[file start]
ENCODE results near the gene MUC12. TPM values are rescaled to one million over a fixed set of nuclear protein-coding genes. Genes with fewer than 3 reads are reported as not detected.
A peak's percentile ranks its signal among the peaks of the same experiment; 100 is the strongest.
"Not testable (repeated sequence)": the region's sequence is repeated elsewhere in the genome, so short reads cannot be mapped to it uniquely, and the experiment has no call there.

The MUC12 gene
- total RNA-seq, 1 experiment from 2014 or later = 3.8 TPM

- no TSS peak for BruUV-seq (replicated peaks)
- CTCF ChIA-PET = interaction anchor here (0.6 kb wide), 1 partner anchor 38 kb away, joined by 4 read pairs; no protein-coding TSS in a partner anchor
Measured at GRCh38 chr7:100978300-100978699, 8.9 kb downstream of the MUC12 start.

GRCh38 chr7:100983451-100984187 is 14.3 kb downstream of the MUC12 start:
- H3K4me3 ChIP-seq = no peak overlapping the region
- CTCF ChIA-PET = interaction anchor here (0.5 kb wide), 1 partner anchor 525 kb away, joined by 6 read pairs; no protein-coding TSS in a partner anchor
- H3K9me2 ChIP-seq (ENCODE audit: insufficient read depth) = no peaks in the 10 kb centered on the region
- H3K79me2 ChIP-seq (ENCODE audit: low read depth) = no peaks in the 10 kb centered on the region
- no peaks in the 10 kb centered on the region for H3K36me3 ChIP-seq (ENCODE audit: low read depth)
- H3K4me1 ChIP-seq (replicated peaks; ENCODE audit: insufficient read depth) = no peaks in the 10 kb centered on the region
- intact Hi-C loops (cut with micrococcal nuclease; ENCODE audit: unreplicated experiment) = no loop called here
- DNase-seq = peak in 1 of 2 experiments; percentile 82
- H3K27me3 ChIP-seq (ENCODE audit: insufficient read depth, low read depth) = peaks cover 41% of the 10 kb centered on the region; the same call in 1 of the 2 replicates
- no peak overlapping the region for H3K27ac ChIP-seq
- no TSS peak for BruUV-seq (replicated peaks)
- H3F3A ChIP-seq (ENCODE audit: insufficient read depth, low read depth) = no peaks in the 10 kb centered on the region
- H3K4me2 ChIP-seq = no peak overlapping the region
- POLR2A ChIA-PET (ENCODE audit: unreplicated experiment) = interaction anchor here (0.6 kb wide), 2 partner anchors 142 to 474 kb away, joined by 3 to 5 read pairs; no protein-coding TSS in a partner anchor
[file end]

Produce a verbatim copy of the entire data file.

ENCODE results near the gene MUC12. TPM values are rescaled to one million over a fixed set of nuclear protein-coding genes. Genes with fewer than 3 reads are reported as not detected.
A peak's percentile ranks its signal among the peaks of the same experiment; 100 is the strongest.
"Not testable (repeated sequence)": the region's sequence is repeated elsewhere in the genome, so short reads cannot be mapped to it uniquely, and the experiment has no call there.

The MUC12 gene
- total RNA-seq, 1 experiment from 2014 or later = 3.8 TPM

- no TSS peak for BruUV-seq (replicated peaks)
- CTCF ChIA-PET = interaction anchor here (0.6 kb wide), 1 partner anchor 38 kb away, joined by 4 read pairs; no protein-coding TSS in a partner anchor
Measured at GRCh38 chr7:100978300-100978699, 8.9 kb downstream of the MUC12 start.

GRCh38 chr7:100983451-100984187 is 14.3 kb downstream of the MUC12 start:
- H3K4me3 ChIP-seq = no peak overlapping the region
- CTCF ChIA-PET = interaction anchor here (0.5 kb wide), 1 partner anchor 525 kb away, joined by 6 read pairs; no protein-coding TSS in a partner anchor
- H3K9me2 ChIP-seq (ENCODE audit: insufficient read depth) = no peaks in the 10 kb centered on the region
- H3K79me2 ChIP-seq (ENCODE audit: low read depth) = no peaks in the 10 kb centered on the region
- no peaks in the 10 kb centered on the region for H3K36me3 ChIP-seq (ENCODE audit: low read depth)
- H3K4me1 ChIP-seq (replicated peaks; ENCODE audit: insufficient read depth) = no peaks in the 10 kb centered on the region
- intact Hi-C loops (cut with micrococcal nuclease; ENCODE audit: unreplicated experiment) = no loop called here
- DNase-seq = peak in 1 of 2 experiments; percentile 82
- H3K27me3 ChIP-seq (ENCODE audit: insufficient read depth, low read depth) = peaks cover 41% of the 10 kb centered on the region; the same call in 1 of the 2 replicates
- no peak overlapping the region for H3K27ac ChIP-seq
- no TSS peak for BruUV-seq (replicated peaks)
- H3F3A ChIP-seq (ENCODE audit: insufficient read depth, low read depth) = no peaks in the 10 kb centered on the region
- H3K4me2 ChIP-seq = no peak overlapping the region
- POLR2A ChIA-PET (ENCODE audit: unreplicated experiment) = interaction anchor here (0.6 kb wide), 2 partner anchors 142 to 474 kb away, joined by 3 to 5 read pairs; no protein-coding TSS in a partner anchor